Arizona officials have defended the law, saying the state needed to take its illegal immigration problem into its own hands. Pierce said he's "supportive" of the state's efforts to control the border.

The law requires local law enforcement to try to verify the immigration status of anyone they have contact with whom they suspect of being an illegal immigrant. It empowers them to turn over verified illegal immigrants to federal custody. The legislation explicitly prohibits screening people based solely on race or national origin.

iVillage Member
Registered: 02-14-2010
Thu, 05-20-2010 - 4:52am

Classic! Simply Classic!!

I'm all for it. L.A.'s big on the whole global warmin'/reduce GHG emissions bit, so I'm sure cutting their power will make all those liberals extra happy.

iVillage Member
Registered: 02-28-2010
Thu, 05-20-2010 - 6:00am

Hahn goes on to point out that Los Angeles and other California cities have ownership stakes in at least one of the powerplants in question. Earlier today, the LADWP's General Manager Austin Beutner echoed this sentiment in his response to Arizona. LAist reports on Beutner's statement:
"We are part owner of both power plants, which are generating assets of the Department. As such, nothing in the City's resolution is inconsistent with our continuing to receive power from those LADWP-owned assets."

And he's right: L.A.'s resolution on Arizona did not include boycotting its own properties in the state.

iVillage Member
Registered: 02-01-2010
Thu, 05-20-2010 - 4:08pm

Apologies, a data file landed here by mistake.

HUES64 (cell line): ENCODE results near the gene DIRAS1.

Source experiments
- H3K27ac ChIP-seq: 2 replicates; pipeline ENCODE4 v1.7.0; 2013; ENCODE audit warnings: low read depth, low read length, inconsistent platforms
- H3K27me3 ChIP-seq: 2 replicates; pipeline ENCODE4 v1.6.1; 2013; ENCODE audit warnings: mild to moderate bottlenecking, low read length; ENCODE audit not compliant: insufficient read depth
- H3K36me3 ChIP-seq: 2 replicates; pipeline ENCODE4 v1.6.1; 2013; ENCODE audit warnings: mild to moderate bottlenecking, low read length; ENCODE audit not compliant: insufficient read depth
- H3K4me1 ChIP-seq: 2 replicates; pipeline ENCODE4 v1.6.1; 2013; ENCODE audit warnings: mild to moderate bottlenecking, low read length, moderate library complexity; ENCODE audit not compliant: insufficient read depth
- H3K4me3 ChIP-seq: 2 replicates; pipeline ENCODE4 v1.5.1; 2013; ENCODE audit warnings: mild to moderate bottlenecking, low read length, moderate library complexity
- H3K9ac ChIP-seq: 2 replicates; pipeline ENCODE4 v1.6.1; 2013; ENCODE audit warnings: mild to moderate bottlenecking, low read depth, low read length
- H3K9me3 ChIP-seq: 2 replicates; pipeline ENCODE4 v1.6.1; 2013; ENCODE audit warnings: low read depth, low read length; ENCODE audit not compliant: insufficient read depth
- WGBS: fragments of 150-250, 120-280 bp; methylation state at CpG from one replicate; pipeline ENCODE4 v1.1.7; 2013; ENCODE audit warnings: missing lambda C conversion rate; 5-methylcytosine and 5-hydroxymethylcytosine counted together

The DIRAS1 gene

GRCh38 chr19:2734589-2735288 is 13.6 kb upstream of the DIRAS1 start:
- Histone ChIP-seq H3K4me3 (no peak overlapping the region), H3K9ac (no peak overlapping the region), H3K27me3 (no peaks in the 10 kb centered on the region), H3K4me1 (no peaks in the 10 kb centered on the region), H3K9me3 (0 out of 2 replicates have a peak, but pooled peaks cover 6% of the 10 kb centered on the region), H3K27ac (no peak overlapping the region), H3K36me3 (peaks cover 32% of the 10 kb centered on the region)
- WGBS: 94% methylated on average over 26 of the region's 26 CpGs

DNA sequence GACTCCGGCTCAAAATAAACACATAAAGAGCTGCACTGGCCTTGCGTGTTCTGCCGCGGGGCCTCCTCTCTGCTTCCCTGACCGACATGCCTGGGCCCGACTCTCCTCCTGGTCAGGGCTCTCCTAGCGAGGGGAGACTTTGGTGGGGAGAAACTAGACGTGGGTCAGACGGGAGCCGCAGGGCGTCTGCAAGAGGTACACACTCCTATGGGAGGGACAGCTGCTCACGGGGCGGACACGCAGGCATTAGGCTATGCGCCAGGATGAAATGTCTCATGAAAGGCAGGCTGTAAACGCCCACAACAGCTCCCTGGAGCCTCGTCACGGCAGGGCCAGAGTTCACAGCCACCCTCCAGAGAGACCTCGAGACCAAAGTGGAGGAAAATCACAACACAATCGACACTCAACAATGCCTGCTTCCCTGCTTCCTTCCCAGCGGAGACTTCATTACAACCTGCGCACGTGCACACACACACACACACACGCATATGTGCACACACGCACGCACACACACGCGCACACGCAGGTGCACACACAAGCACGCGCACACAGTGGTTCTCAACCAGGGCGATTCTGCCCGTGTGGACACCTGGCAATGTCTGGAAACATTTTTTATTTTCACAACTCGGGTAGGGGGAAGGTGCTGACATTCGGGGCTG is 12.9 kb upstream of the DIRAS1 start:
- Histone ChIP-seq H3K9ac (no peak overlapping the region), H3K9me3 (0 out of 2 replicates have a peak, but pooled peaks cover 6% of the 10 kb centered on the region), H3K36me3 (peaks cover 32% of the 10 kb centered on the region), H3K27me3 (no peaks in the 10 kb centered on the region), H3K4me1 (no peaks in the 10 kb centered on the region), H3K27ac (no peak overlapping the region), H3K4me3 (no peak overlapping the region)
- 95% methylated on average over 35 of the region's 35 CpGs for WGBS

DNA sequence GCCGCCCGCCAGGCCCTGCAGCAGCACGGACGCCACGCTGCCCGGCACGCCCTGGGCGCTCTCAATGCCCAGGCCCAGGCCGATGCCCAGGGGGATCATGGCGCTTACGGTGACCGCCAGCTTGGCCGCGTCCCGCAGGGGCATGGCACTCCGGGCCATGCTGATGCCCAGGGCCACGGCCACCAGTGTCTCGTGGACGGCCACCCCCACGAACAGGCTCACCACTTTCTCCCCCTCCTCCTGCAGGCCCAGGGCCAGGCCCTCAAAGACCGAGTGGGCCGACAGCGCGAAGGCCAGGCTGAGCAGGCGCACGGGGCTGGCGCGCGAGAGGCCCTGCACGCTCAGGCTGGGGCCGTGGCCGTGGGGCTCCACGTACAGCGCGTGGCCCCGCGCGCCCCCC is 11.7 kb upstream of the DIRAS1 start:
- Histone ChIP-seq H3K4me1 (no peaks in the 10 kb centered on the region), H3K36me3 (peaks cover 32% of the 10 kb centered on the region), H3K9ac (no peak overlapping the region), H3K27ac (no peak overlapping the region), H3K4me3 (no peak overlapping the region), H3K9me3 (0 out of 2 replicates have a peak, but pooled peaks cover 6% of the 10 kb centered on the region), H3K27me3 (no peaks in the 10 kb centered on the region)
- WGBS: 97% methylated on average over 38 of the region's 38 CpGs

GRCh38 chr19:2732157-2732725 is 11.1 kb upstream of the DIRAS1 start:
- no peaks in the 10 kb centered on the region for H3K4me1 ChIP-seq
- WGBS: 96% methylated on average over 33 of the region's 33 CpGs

It wasn't a threat, it was pointing a big fat finger at the hypocrisy of the LA City Council...and it worked.
iVillage Member
Registered: 02-14-2010
Thu, 05-20-2010 - 4:23pm

The LA law made mention of discontinuing any contracts they could legally discontinue and seeing has how power contracts are usually long-term, my initial instinct is that the power would continue to flow.

But, as usual, a great job has been done to show the hypocrisy of liberals.

I mean, if L.A. FEELS this is such a moral issue as they claim, I'm sure they'd be happy to put themselves out just a tad wouldn't you think? Unfortunately it appears they're not quite that comitted to their convictions.

iVillage Member
Registered: 10-11-2005
Thu, 05-20-2010 - 8:23pm

Hover Dam was a Federal funded project and therefore can't be cut off from interstate commerce. Just can't be don't. You would end up with the feds at the Governor door if they EVER TRIED to do that.


~~Sam stitches well with others, runs with scissors in her pocket. Cheerful and stupid.
iVillage Member
Registered: 02-01-2010
Thu, 05-20-2010 - 11:57pm
Well, I don't think that Gary Pierce was referring to the Hoover Dam, which doesn't actually sit in Arizona, but rather on the border of Arizona and Nevada...and isn't operated by the Arizona government. But the point that a Federally funded project is not under the auspices of the state government in which is resides is pretty easily proven wrong, simply by an examination of the thousands and thousands of other state project that receives Federal funds that are under the auspices of the states in which they reside.
iVillage Member
Registered: 01-22-2010
Fri, 05-21-2010 - 2:32pm


iVillage Member
Registered: 02-01-2010
Fri, 05-21-2010 - 2:58pm
iVillage Member
Registered: 05-19-2010
Fri, 05-21-2010 - 7:20pm

(I say good for Arizona, I hope more states follow suit.)

Looks like they are. :-)